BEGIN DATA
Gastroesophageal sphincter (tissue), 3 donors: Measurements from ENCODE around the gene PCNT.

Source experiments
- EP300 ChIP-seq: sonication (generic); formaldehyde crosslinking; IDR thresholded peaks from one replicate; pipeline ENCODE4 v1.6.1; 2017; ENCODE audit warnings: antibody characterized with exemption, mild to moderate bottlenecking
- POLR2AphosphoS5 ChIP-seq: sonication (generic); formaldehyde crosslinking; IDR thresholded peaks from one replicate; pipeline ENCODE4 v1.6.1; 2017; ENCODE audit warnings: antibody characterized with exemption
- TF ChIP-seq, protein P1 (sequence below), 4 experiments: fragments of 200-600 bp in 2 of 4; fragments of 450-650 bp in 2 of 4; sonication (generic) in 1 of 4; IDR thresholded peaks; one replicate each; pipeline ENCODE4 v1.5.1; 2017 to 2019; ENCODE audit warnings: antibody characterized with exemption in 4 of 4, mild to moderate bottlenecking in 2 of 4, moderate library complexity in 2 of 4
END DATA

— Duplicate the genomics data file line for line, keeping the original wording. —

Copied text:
Gastroesophageal sphincter (tissue), 3 donors: Measurements from ENCODE around the gene PCNT.

Source experiments
- EP300 ChIP-seq: sonication (generic); formaldehyde crosslinking; IDR thresholded peaks from one replicate; pipeline ENCODE4 v1.6.1; 2017; ENCODE audit warnings: antibody characterized with exemption, mild to moderate bottlenecking
- POLR2AphosphoS5 ChIP-seq: sonication (generic); formaldehyde crosslinking; IDR thresholded peaks from one replicate; pipeline ENCODE4 v1.6.1; 2017; ENCODE audit warnings: antibody characterized with exemption
- TF ChIP-seq, protein P1 (sequence below), 4 experiments: fragments of 200-600 bp in 2 of 4; fragments of 450-650 bp in 2 of 4; sonication (generic) in 1 of 4; IDR thresholded peaks; one replicate each; pipeline ENCODE4 v1.5.1; 2017 to 2019; ENCODE audit warnings: antibody characterized with exemption in 4 of 4, mild to moderate bottlenecking in 2 of 4, moderate library complexity in 2 of 4